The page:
Fitch: End of HAMP Reduces Options for Struggling U.S. Homeowners

Fitch Ratings, New York, said the Dec. 31 end of the Treasury Department’s Home Affordable Modification Program should likely result in fewer loan modifications, with those completed coming from proprietary modification programs with quicker decision making for struggling U.S. homeowners.

Launched in 2009, HAMP was designed to provide financial incentives to homeowners, servicers and investors to modify the first lien mortgage of qualified borrowers who are behind on their mortgage, or in danger of imminent default due to financial hardship. HAMP loan modifications have accounted for nearly 50% of all loan modifications completed this year.

Fitch Managing Director Roelof Slump said the end of HAMP comes against a backdrop of an improved economy and strong home price growth, which has reduced the need for loan modifications in recent years. HAMP monthly applications have dropped steadily and are now approximately 70 percent below the monthly average at the start of the program. However, he notes several implications to the end of HAMP:

–As the total number of loan modifications declines, non-HAMP “proprietary” modifications will be used more frequently;

–More proprietary modifications will lead to less consistency of servicer modification approaches across the industry;

–Modification decision timelines will shorten, which may lead to a modest reduction in liquidation timelines.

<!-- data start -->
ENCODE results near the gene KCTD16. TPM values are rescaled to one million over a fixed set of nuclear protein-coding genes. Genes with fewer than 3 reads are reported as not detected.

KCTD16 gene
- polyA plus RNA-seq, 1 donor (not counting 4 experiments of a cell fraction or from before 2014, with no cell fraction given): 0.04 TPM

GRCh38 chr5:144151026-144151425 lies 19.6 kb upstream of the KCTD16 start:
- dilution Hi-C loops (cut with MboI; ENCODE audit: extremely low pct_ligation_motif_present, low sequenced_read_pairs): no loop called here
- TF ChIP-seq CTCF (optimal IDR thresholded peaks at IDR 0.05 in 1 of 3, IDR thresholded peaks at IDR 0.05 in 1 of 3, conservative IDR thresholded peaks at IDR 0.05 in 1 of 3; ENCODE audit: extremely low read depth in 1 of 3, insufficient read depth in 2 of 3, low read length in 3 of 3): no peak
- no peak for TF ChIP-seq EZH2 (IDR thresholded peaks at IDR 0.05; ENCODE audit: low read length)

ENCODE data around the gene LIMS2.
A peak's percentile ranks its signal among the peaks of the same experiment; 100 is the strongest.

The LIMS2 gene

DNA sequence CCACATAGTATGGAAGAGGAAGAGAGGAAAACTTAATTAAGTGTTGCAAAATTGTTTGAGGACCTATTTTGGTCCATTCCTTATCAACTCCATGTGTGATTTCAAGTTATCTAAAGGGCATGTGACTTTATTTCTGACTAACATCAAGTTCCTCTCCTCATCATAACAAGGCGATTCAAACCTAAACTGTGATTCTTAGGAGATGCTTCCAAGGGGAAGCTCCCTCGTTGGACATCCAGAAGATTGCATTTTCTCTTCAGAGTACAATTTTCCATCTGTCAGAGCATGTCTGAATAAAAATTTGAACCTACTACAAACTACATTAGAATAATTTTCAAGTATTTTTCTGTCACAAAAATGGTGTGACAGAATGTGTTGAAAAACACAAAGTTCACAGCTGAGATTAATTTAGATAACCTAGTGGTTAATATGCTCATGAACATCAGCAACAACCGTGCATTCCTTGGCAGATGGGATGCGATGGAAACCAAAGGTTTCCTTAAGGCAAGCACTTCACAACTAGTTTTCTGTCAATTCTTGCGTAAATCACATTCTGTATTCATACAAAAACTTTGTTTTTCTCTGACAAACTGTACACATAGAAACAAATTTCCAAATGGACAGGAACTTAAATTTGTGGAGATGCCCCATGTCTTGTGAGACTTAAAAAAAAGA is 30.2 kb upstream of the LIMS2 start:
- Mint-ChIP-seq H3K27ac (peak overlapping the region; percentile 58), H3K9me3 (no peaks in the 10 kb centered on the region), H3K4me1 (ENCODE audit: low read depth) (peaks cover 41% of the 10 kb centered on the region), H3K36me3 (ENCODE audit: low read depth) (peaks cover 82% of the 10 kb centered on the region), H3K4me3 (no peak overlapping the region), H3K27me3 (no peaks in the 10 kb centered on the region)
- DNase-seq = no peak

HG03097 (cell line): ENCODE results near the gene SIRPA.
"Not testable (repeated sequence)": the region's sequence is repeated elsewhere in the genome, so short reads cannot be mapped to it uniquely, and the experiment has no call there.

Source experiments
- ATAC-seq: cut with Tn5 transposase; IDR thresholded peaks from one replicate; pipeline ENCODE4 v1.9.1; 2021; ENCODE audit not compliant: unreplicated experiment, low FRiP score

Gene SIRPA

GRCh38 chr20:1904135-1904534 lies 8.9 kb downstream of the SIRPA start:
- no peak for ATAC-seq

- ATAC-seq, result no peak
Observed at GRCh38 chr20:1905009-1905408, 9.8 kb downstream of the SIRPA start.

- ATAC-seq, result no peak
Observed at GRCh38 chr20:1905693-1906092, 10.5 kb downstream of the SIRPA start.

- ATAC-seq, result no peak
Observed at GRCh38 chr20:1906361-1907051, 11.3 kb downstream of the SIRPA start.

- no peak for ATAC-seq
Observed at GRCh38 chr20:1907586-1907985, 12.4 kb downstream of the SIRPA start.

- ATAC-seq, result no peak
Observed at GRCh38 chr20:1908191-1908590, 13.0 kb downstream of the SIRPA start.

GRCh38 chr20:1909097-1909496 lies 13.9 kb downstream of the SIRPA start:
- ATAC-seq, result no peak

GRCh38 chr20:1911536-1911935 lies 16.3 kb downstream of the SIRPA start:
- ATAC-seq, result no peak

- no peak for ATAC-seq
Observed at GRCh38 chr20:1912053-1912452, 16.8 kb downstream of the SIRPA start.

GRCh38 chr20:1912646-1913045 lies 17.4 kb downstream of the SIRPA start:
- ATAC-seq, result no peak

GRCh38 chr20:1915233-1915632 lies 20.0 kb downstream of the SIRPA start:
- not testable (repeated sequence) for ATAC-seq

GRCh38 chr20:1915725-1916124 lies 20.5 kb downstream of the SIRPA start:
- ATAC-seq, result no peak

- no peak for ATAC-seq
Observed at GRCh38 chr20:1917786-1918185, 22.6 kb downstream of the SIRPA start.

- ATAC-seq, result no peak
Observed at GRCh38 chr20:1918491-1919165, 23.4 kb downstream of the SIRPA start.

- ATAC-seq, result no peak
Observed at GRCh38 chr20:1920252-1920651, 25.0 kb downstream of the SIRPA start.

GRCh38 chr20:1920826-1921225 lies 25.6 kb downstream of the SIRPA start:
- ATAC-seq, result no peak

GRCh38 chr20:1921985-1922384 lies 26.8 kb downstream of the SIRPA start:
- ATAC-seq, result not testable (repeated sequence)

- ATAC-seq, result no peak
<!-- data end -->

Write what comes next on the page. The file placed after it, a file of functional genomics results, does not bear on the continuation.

“Borrowers applying for modifications in 2017 may find greater ease in the documentation gathering process and faster approval/decline decisions,” Slump said. “However, features of proprietary modifications differ across servicers and this can be further impacted by approaches taken by the investors in the loans.”

Slump noted HAMP provided for unification of loss mitigation policies across the broad mortgage servicing industry. HAMP’s approach of using a three-month trial period with a roll to permanent modification has been widely adopted across the industry and is also used for proprietary modification programs. “However, the parameters of proprietary modification programs differ across mortgage servicers including varying approaches to documentation requirements and debt-to-income ratios,” he said. “As proprietary modifications increase to replace HAMP, the overall variability in modifications is expected to increase.”

Currently servicers first perform full reviews of applications for acceptability to HAMP guidelines; ineligible candidates are usually subsequently screened for acceptability under proprietary modification programs. “The end of HAMP removes this initial step and servicers will likely be able to make faster modification decision,” Slump said. “This may contribute to shorter liquidation timelines for the portion of loans that do not qualify for proprietary modifications. To be clear, the end of HAMP does not mean the end of available help to borrowers still struggling with their mortgage payments as other existing programs remain available.”